School is starting, leaves are falling and your End-of-Summer blues are in full swing. It is said that Spring is the time for new beginnings, something about the flowers growing and the trees budding, but I have always felt that the Fall was the beginning of it all.
Time and time again I see resumes that either have no summary, a summary that is too long, or a summary that does nothing to make a candidate stand out from their competition. If you can craft a summary that articulates your value proposition in three to five lines, you increase your chances of engaging the reader.
I run my own business in which I wear sales, customer service, strategic planning, marketing and HR hats. I am also a mother, a wife, a sister, a daughter, a friend, a housekeeper, a cook. All of these amazing jobs require my attention and participation.
Many of us continue to update our resume with our new jobs and accomplishments as we acquire them, not giving much thought to the older content. Having a running document of your jobs is a good idea because it can help you prepare for interviewing but does this older information really add value when you go to apply for a job?
There are dozens of mistakes people make when writing their own resume but I want to share the five most common ones I see and how to avoid them.
1. The Objective Statement. This is an outdated element that takes up valuable resume real estate.
Soon, you’ll be graduating from college and your 14-career as a student will be coming to an end. Congratulations! To get you ready for your job search, I have some resume writing tips to help you showcase your education and work experience and make yourself stand out from 1.6 million college graduates in 2014.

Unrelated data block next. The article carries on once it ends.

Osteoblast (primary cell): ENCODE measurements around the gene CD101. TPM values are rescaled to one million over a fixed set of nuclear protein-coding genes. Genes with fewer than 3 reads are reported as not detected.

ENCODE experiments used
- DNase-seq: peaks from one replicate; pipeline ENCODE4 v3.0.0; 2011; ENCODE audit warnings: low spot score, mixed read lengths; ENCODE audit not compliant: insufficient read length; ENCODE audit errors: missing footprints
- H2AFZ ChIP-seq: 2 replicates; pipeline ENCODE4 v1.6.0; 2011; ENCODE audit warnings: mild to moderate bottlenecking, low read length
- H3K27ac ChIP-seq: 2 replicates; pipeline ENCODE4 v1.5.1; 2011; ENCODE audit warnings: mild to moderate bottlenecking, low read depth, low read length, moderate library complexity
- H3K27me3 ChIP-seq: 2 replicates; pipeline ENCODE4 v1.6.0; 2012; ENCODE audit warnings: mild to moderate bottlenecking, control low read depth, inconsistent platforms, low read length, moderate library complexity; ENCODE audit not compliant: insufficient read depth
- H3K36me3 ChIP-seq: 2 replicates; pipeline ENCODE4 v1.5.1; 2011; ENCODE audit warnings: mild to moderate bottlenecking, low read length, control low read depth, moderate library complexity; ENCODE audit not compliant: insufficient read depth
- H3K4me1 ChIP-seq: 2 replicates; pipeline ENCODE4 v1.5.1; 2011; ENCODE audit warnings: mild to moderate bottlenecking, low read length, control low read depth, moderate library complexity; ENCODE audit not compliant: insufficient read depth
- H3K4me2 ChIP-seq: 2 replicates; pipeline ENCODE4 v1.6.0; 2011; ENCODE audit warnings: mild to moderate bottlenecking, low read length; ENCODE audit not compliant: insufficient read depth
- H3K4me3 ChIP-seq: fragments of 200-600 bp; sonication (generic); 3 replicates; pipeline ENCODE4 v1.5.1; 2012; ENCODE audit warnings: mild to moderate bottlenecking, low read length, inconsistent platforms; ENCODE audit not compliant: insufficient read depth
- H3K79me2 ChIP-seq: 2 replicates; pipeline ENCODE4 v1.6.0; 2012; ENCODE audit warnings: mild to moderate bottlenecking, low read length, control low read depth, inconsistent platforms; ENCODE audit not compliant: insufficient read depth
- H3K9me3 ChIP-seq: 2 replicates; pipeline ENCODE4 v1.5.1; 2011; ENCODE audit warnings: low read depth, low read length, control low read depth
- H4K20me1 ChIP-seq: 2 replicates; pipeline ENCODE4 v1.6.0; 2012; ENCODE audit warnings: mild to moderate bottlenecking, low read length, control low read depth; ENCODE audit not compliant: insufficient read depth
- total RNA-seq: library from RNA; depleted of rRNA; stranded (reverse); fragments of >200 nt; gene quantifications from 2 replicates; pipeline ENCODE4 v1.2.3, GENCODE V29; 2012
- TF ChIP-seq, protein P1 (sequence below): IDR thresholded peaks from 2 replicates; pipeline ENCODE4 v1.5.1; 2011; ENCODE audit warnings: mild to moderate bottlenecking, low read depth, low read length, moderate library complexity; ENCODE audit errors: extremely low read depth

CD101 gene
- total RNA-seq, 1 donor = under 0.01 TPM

It is awards season! The Grammy’s, Golden Globes, Academy Awards, SAG Awards and more are flooding our airways. It is a good reminder to all of us that workplace and community awards, honors and accolades should be showcased on your resume and online profile.
Looking for a new job? Have you been out of the workforce for a period of time because of a layoff, caring for a loved one, starting a family, traveling the world, school or some other personal matter? It doesn’t mean you won’t ever find a job but it does mean it might be a little harder for you.
Competition for jobs is always fierce. It is not an easy process. So, don’t make it harder for yourself by having a basic resume. Do what you can to differentiate yourself from other candidates and enhance your marketability. One way is taking professional development courses and seminars.
A very popular New Year’s resolution is to get a new job. Sound familiar? You want to find an employer who appreciates you. You want growth opportunities. You want more money. You want an easier commute. You want work/life balance. Those are all fantastic notions but if you don’t have the right plan in place, don’t even bother wishing or wanting.